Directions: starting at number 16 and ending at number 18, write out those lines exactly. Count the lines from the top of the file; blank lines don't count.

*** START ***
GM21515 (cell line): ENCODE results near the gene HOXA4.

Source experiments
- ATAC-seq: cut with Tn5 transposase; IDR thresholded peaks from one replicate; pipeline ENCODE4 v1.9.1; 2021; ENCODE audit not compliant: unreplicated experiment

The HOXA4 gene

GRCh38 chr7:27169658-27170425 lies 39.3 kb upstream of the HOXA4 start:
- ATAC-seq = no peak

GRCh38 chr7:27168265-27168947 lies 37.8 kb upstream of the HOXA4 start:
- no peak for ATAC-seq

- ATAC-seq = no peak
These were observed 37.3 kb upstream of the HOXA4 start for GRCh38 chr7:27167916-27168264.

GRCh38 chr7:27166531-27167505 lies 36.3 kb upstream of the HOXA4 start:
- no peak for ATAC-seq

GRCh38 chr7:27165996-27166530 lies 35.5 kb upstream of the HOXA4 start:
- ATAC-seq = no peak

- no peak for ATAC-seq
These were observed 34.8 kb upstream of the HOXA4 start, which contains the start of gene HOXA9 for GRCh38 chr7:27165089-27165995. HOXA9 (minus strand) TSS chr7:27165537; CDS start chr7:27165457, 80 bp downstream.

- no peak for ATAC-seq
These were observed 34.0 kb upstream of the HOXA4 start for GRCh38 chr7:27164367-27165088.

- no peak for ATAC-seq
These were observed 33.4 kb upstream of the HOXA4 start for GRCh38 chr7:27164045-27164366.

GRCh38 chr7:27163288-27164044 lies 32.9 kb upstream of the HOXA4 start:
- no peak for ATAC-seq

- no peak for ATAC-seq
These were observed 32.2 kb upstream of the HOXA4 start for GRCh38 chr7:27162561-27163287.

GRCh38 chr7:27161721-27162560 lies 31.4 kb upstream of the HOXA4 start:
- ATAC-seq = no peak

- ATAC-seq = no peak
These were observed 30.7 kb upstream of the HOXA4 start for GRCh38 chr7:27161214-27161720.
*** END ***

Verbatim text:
These were observed 34.8 kb upstream of the HOXA4 start, which contains the start of gene HOXA9 for GRCh38 chr7:27165089-27165995. HOXA9 (minus strand) TSS chr7:27165537; CDS start chr7:27165457, 80 bp downstream.

- no peak for ATAC-seq
These were observed 34.0 kb upstream of the HOXA4 start for GRCh38 chr7:27164367-27165088.